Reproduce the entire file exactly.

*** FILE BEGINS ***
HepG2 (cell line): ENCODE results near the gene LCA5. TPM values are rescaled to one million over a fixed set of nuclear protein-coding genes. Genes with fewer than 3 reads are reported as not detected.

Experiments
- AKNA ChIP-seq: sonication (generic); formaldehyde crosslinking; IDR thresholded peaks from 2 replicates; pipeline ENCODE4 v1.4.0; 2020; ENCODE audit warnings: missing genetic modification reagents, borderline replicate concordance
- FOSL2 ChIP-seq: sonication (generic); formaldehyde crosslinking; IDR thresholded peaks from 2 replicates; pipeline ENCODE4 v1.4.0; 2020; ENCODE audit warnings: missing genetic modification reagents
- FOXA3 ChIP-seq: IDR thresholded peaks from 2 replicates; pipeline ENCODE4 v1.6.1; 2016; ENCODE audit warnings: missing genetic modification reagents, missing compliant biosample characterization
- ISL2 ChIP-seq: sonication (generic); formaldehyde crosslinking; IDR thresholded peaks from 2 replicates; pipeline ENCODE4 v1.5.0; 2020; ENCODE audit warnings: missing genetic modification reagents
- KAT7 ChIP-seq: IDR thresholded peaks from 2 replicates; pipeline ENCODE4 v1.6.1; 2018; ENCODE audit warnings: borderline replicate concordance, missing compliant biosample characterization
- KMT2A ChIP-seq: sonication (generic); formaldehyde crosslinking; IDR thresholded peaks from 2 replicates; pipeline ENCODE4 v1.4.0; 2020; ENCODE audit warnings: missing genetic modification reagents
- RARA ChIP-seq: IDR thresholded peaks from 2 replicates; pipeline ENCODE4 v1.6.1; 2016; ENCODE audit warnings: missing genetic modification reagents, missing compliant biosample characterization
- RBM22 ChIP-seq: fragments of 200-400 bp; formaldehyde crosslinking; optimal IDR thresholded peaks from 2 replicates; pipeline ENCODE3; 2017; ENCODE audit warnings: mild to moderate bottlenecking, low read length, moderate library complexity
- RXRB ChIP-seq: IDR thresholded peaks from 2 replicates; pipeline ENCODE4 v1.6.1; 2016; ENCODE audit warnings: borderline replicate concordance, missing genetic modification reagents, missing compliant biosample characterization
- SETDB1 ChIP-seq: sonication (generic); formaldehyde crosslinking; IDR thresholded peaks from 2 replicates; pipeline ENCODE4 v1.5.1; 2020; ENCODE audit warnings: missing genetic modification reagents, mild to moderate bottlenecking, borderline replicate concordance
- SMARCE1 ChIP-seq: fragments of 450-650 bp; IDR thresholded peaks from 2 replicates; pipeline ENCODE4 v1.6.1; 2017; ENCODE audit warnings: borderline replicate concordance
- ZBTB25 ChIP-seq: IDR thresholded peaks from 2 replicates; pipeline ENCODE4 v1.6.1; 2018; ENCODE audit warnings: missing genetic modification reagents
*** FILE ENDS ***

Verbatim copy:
HepG2 (cell line): ENCODE results near the gene LCA5. TPM values are rescaled to one million over a fixed set of nuclear protein-coding genes. Genes with fewer than 3 reads are reported as not detected.

Experiments
- AKNA ChIP-seq: sonication (generic); formaldehyde crosslinking; IDR thresholded peaks from 2 replicates; pipeline ENCODE4 v1.4.0; 2020; ENCODE audit warnings: missing genetic modification reagents, borderline replicate concordance
- FOSL2 ChIP-seq: sonication (generic); formaldehyde crosslinking; IDR thresholded peaks from 2 replicates; pipeline ENCODE4 v1.4.0; 2020; ENCODE audit warnings: missing genetic modification reagents
- FOXA3 ChIP-seq: IDR thresholded peaks from 2 replicates; pipeline ENCODE4 v1.6.1; 2016; ENCODE audit warnings: missing genetic modification reagents, missing compliant biosample characterization
- ISL2 ChIP-seq: sonication (generic); formaldehyde crosslinking; IDR thresholded peaks from 2 replicates; pipeline ENCODE4 v1.5.0; 2020; ENCODE audit warnings: missing genetic modification reagents
- KAT7 ChIP-seq: IDR thresholded peaks from 2 replicates; pipeline ENCODE4 v1.6.1; 2018; ENCODE audit warnings: borderline replicate concordance, missing compliant biosample characterization
- KMT2A ChIP-seq: sonication (generic); formaldehyde crosslinking; IDR thresholded peaks from 2 replicates; pipeline ENCODE4 v1.4.0; 2020; ENCODE audit warnings: missing genetic modification reagents
- RARA ChIP-seq: IDR thresholded peaks from 2 replicates; pipeline ENCODE4 v1.6.1; 2016; ENCODE audit warnings: missing genetic modification reagents, missing compliant biosample characterization
- RBM22 ChIP-seq: fragments of 200-400 bp; formaldehyde crosslinking; optimal IDR thresholded peaks from 2 replicates; pipeline ENCODE3; 2017; ENCODE audit warnings: mild to moderate bottlenecking, low read length, moderate library complexity
- RXRB ChIP-seq: IDR thresholded peaks from 2 replicates; pipeline ENCODE4 v1.6.1; 2016; ENCODE audit warnings: borderline replicate concordance, missing genetic modification reagents, missing compliant biosample characterization
- SETDB1 ChIP-seq: sonication (generic); formaldehyde crosslinking; IDR thresholded peaks from 2 replicates; pipeline ENCODE4 v1.5.1; 2020; ENCODE audit warnings: missing genetic modification reagents, mild to moderate bottlenecking, borderline replicate concordance
- SMARCE1 ChIP-seq: fragments of 450-650 bp; IDR thresholded peaks from 2 replicates; pipeline ENCODE4 v1.6.1; 2017; ENCODE audit warnings: borderline replicate concordance
- ZBTB25 ChIP-seq: IDR thresholded peaks from 2 replicates; pipeline ENCODE4 v1.6.1; 2018; ENCODE audit warnings: missing genetic modification reagents